Q I have an uncomfortable and somewhat personal question. My father-in-law is in his late 80s and has bad breath. It is difficult to sit next to him at dinners. I don’t feel comfortable discussing this with him. Is bad breath a normal function of aging and is there some way to approach the topic delicately?
A Dear L.J.: It seems that age makes us more likely to have bad breath, commonly called halitosis. Let’s begin by understanding some of the reasons.
The mouth is considered a tiny ecosystem where good bacteria that need oxygen coexist with the bacteria that don’t need oxygen called anaerobic bacteria. These anaerobic bacteria lurk in places in our mouth where oxygen is not easily reached such as between the teeth or under the gum line. These same bacteria excrete sulfur compounds that are odorous — like rotten eggs — and are often described as “stinky.”
Regardless of age, one significant cause is the lack of oral hygiene. That means not brushing or flossing, or doing it poorly. Without good oral care, food can be trapped between the teeth and are then broken down by the “bad” bacteria, causing halitosis. These bacteria also hide in the back of the tongue where mushroom shaped papillae trap food particles.
Another common cause is dry mouth, which often is age-related. As we get older, the salivary glands produce less saliva, a natural mouth cleanser. A dry mouth with little saliva allows these anaerobic colonies to grow quickly.
Saliva is the hero of the day. It contains immune cells that wash away the bad bacteria and food debris that nourishes them. Saliva contains powerful immunoglobulins, or antibodies. “In their absence, anaerobes will grow,” says Allan C. Jones, a SouthBay dentist.
“Bad breath is more complicated than it seems,” Jones adds. Lack of oral hygiene is a cause. Yet he sees older patients who brush and floss — and still have bad breath. These patients may suffer from the most underdiagnosed cause — a sinus infection. Additional causes are plaque that accumulates on the tongue and high blood sugar among those with diabetes.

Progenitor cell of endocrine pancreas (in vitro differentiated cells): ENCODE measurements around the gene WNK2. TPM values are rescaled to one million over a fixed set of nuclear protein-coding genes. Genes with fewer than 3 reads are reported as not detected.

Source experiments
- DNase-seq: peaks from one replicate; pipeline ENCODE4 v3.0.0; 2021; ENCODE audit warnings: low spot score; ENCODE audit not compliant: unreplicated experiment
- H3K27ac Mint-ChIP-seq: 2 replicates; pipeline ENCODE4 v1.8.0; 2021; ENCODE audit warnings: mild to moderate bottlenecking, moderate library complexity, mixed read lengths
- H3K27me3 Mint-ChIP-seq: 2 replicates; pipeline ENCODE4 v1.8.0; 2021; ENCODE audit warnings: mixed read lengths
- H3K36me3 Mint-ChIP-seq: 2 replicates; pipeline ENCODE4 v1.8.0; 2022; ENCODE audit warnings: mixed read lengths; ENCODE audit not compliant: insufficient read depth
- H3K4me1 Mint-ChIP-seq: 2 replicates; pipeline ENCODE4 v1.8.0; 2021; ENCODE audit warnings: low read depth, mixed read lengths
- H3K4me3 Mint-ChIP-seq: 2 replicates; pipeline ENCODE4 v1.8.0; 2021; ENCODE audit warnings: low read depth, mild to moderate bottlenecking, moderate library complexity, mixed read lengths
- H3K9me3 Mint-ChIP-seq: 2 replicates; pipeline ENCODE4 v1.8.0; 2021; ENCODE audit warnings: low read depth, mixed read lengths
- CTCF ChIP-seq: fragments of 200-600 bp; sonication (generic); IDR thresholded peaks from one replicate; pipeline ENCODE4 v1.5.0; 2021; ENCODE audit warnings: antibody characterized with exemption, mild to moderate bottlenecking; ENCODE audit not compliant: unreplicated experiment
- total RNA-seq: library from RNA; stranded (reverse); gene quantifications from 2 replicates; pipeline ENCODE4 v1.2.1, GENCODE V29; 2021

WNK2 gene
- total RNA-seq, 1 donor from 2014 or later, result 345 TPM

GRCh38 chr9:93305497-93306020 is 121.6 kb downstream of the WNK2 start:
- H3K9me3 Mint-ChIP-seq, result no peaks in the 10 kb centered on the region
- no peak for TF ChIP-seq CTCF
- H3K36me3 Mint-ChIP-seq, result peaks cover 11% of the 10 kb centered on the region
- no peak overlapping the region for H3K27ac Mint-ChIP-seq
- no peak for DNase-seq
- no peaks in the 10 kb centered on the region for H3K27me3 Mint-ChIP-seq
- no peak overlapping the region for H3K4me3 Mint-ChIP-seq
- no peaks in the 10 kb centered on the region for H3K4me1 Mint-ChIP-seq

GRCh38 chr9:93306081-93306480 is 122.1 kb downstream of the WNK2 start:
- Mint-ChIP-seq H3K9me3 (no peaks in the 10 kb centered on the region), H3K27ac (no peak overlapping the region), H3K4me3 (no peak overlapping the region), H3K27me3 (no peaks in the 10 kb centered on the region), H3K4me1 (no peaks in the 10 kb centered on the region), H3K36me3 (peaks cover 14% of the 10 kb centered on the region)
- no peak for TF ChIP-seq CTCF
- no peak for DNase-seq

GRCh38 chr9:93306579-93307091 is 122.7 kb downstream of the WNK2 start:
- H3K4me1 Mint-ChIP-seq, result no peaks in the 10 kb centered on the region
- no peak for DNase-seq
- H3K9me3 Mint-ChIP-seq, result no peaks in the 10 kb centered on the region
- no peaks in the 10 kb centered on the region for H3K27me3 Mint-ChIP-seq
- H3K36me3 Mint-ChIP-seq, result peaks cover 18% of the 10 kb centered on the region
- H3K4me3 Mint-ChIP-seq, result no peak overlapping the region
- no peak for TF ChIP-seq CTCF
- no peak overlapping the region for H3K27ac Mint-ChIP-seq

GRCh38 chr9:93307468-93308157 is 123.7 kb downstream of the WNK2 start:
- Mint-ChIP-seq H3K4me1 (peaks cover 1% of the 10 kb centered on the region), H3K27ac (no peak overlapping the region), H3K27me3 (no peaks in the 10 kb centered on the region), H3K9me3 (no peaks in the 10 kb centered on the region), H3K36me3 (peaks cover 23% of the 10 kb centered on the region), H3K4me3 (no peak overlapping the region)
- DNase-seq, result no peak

Add to the list strongly flavored foods and beverages such as onions, coffee and alcohol as well as smoking, infections and some medications and chewable chemotherapies.
To treat halitosis, Jones suggests improving oral hygiene. If this doesn’t work, he advises visiting an ear, nose and throat specialist to rule out a sinus infection.
Now let’s get a little more personal. How can you discuss this with your father-in-law?
Patricia Napier-Fitzpatrick, founder of the Etiquette School of New York, suggests two approaches as noted by CNN journalist Danielle Dellorto.
First, if your father-in-law is not too sensitive, find a private setting to chat and be direct. You might begin by telling him there is something you think he would want to know and that you are unsure if he is aware of the problem.
If your father-in-law is very sensitive, you might bring up the issue by carrying some mints, taking one for yourself and then offering him one. If he does not accept you might say, “Perhaps you should,” or a similar comment.
Here are some tips regardless of age: Some suggest drinking more water, but Jones says it is unlikely more water will cure bad breath. More effective might be chewing sugar-free gum, which increases saliva production, and eating crisp fruits and vegetables such as celery and apples. Chewing them also produces saliva and the firm texture helps rub away the bacteria.
Note that most people with halitosis are not aware of it because the brain becomes used to one’s own personal scent. That may be the case with your father-in-law.
L.J., thank you for asking about this sensitive issue that often is more prevalent among older adults. Hopefully your father-in-law will appreciate that you care enough about him to bring the problem to his attention.